He's back... Arnold Schwarzenegger tackles his first starring role in a major feature film since taking a break from acting to govern California with Lionsgate Films' The Last Stand. Arriving in theaters on January 18, 2013, the R-rated action-heavy movie finds Schwarzenegger playing a small town sheriff with big time problems when an escaped drug cartel leader makes a break for the Mexican border, taking a route that brings him through Schwarzenegger's town.
Co-starring Jaimie Alexander, Luis Guzman, Rodrigo Santoro and Johnny Knoxville, The Last Stand required Schwarzenegger to handle physically demanding action scenes - and he was more than ready to get back in the action game.
Arnold Schwarzenegger The Last Stand Press Conference
What made you decide to return to acting and why did you choose this film as your return project?
Arnold Schwarzenegger: "First of all, it's great to be back. As you remember when I got into the governorship in 2003 I said I only would go and run the state for the seven years that were remaining, and then I would be back in the movie business. So it was just kind of stepping out of the movie business, rather than I'm now going back to the movie business. I was just out. I was a public servant for seven years. I worked for the state of California and now I'm back again. The only thing is that when you have left the movie business for seven years, it's kind of like a scary thing to come back because you don't know if you’re accepted or not. There could be a whole new generation of action heroes that come up in the meantime. Things change very quickly now in our business, but I was very pleasantly surprised when I was doing the cameo in The Expendables that there was such a great positive reaction. It was my appearance that Sly asked me to do the second Expendables, and there was an even a bigger reaction to that. I worked four hours and four days on that movie, the second one. So maybe next time I work four weeks on the next Expendables.”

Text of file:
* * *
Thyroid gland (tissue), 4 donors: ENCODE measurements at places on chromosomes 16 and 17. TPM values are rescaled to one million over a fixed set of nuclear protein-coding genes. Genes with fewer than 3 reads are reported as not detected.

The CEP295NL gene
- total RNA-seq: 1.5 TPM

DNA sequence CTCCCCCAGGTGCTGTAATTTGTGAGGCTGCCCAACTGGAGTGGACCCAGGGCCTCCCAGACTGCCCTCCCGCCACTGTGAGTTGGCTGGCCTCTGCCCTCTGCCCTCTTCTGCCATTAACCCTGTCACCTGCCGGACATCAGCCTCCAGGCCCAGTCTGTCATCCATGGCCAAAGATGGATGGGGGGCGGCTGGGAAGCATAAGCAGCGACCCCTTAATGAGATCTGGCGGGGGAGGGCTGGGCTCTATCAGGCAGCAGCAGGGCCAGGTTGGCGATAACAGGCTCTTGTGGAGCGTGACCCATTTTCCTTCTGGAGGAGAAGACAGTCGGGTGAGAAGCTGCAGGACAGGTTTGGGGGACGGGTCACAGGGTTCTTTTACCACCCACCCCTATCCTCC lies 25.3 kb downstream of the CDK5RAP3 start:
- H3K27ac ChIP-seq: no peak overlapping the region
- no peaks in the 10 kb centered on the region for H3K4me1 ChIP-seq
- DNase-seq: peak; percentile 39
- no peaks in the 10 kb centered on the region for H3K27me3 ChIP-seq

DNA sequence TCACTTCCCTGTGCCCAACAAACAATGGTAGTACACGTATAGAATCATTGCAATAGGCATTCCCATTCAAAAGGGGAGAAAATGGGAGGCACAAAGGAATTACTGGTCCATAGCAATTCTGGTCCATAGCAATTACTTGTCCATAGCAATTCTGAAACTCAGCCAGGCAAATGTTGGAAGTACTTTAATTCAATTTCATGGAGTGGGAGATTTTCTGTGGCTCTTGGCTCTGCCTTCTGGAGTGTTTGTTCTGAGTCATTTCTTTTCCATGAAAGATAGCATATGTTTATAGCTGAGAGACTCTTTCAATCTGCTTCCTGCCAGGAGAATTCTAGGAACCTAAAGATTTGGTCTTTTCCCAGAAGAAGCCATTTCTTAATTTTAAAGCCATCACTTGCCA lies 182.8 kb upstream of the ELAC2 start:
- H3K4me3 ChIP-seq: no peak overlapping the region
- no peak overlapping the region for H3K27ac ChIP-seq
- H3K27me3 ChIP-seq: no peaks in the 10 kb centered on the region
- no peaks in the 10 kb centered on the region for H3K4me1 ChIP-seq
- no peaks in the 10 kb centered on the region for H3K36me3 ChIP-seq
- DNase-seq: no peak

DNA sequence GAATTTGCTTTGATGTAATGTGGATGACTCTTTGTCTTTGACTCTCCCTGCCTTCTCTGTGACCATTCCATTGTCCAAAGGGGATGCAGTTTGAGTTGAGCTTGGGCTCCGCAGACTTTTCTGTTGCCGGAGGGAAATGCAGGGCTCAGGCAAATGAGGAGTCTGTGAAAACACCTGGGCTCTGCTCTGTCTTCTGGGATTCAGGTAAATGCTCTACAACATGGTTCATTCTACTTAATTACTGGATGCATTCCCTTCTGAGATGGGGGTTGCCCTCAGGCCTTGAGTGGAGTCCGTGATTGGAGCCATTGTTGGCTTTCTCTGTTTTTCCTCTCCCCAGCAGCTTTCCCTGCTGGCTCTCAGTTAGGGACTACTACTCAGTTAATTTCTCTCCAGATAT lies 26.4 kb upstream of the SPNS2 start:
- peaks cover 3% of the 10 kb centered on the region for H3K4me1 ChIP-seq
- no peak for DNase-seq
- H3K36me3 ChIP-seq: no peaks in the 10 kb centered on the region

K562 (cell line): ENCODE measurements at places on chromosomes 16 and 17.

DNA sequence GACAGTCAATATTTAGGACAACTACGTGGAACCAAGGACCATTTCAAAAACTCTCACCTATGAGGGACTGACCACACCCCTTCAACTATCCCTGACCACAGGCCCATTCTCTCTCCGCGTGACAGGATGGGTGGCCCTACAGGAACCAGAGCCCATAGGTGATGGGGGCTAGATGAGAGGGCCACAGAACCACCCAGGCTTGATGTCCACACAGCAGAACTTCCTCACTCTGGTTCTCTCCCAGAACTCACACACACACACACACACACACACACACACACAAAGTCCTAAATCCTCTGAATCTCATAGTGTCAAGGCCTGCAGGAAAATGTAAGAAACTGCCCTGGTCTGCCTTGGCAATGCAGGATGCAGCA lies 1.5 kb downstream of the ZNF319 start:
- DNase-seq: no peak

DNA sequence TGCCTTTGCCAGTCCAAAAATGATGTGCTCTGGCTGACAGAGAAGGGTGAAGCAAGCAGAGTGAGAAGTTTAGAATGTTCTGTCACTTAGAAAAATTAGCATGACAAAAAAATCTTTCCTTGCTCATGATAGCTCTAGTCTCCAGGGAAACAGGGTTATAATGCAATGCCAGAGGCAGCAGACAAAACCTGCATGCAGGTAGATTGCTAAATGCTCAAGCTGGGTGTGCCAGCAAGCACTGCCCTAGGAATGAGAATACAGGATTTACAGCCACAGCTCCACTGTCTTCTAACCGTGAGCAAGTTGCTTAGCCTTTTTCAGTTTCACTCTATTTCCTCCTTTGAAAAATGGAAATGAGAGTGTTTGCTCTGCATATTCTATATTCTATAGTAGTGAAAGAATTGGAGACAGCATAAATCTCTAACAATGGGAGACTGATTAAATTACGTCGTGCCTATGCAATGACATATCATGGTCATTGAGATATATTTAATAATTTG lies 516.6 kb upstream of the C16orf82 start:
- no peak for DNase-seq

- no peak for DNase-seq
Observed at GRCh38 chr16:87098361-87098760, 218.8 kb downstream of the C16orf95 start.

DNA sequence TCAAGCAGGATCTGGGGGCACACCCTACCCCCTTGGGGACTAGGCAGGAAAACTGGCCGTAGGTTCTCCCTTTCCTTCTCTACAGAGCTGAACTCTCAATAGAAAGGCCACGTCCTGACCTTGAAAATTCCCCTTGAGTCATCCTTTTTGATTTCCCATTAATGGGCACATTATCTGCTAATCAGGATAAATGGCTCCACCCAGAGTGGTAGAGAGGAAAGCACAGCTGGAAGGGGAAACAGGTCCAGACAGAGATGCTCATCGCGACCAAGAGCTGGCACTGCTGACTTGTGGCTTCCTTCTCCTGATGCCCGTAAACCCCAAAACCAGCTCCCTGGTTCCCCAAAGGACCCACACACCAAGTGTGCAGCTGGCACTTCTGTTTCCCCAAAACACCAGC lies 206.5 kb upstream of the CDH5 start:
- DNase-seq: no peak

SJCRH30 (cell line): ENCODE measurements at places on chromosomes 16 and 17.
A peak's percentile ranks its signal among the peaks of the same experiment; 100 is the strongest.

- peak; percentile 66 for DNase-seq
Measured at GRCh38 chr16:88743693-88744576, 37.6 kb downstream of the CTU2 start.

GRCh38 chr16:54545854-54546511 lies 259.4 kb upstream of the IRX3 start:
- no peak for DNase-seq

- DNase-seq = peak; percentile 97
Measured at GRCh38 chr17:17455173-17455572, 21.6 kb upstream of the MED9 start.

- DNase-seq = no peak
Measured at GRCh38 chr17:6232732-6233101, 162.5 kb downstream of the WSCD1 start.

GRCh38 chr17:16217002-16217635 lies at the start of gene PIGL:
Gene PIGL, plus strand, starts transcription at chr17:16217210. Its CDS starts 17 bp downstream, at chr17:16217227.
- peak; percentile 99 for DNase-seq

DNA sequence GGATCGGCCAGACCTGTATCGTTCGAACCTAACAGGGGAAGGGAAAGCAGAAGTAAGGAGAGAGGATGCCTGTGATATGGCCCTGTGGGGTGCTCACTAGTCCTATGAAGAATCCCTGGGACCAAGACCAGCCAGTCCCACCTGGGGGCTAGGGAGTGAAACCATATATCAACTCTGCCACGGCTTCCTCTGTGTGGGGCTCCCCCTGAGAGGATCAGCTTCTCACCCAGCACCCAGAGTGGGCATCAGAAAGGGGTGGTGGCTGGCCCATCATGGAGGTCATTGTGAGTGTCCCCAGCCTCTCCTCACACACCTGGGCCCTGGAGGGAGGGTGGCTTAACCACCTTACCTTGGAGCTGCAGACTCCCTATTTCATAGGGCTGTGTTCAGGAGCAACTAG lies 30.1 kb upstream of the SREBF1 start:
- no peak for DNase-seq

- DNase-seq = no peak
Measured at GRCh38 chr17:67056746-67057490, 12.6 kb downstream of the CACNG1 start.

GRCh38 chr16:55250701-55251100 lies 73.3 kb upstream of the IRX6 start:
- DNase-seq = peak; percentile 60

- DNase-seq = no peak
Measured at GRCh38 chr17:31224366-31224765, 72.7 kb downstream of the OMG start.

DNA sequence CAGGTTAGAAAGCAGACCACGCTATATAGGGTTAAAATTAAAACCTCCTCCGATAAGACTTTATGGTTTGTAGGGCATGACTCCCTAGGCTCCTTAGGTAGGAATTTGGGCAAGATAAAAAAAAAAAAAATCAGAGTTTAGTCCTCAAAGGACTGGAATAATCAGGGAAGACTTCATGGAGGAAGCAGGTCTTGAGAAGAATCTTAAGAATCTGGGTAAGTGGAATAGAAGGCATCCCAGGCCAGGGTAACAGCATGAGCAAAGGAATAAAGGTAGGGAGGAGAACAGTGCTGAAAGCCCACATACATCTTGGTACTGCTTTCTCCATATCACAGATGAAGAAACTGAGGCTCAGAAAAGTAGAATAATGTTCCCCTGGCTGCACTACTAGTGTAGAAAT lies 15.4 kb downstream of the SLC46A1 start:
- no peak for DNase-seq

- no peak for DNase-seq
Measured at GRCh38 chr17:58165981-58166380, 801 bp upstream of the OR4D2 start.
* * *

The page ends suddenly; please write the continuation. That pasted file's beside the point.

"So this is now my first starring role, and I’m very happy they chose a movie to work with really talented people, with a producer that I had full trust in, because we have worked together on several projects before, and we kept our relationship alive throughout the seven years. So Lorenzo [di Bonaventura] came to me and said, ‘I want to have your first movie.’ So, anyway, it's really great to be back and see the reaction of the people, and acting-wise I felt comfortable being back again. It's kind of like riding a bike or skiing, that you click right back into it again. And like I said, I was very fortunate to be surrounded by a really talented group of actors."
What did you miss the most about acting while you were Governor? Is there anything you now miss about politics?
Arnold Schwarzenegger: "I think that I really didn't miss anything. I think that you get so engrossed in what you are doing and it's such a huge responsibility to run a state. California is the number one state in the union, and this is the number one country so you really have a huge responsibility. Especially when you have legislators that are somewhat out of control. To bring Democrats and Republicans together is always a miracle because everyone is so stuck in their ideological corners that they can't free themselves from that. So it takes a lot, a lot of effort to get things done, but because of that, because you are so into it and passionate about it, in serving your state, you really don't have time to miss things in the movie business. So I was like, 'This is it for right now, I'm doing now public service.' So I was very, very happy to do that. It was the most gratifying and the most challenging thing that I have ever done and it was an honor for me to serve the people."